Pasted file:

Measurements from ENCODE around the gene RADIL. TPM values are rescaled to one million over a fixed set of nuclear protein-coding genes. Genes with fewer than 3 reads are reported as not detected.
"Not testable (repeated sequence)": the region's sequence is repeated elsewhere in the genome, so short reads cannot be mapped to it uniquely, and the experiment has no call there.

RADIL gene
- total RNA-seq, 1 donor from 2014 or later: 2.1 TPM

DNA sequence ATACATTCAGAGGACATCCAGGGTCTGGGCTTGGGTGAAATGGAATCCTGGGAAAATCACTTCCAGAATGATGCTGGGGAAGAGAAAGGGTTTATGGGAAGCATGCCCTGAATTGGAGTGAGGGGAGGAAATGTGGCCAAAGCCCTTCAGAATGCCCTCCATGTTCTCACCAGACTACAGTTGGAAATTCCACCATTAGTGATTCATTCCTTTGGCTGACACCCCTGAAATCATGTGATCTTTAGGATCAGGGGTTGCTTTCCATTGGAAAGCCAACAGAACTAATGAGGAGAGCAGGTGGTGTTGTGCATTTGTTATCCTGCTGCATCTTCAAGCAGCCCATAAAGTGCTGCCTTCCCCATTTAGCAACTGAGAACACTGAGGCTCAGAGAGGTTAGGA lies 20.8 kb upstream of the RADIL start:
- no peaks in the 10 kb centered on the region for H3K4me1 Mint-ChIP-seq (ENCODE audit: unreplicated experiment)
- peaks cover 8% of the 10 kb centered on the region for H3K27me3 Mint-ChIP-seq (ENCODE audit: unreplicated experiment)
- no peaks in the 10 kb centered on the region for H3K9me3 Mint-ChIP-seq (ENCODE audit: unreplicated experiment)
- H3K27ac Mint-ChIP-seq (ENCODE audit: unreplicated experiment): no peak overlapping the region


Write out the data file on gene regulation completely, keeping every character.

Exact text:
Measurements from ENCODE around the gene RADIL. TPM values are rescaled to one million over a fixed set of nuclear protein-coding genes. Genes with fewer than 3 reads are reported as not detected.
"Not testable (repeated sequence)": the region's sequence is repeated elsewhere in the genome, so short reads cannot be mapped to it uniquely, and the experiment has no call there.

RADIL gene
- total RNA-seq, 1 donor from 2014 or later: 2.1 TPM

DNA sequence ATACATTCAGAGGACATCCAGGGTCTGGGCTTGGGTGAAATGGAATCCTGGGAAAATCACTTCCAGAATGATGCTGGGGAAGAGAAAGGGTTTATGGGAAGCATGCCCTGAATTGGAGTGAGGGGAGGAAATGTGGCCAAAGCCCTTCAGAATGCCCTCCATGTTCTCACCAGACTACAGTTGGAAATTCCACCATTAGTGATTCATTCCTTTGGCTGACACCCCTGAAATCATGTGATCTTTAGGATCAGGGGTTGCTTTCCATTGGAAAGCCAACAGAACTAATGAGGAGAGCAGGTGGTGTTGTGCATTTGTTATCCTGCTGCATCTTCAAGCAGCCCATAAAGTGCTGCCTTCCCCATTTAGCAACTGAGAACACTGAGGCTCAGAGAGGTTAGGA lies 20.8 kb upstream of the RADIL start:
- no peaks in the 10 kb centered on the region for H3K4me1 Mint-ChIP-seq (ENCODE audit: unreplicated experiment)
- peaks cover 8% of the 10 kb centered on the region for H3K27me3 Mint-ChIP-seq (ENCODE audit: unreplicated experiment)
- no peaks in the 10 kb centered on the region for H3K9me3 Mint-ChIP-seq (ENCODE audit: unreplicated experiment)
- H3K27ac Mint-ChIP-seq (ENCODE audit: unreplicated experiment): no peak overlapping the region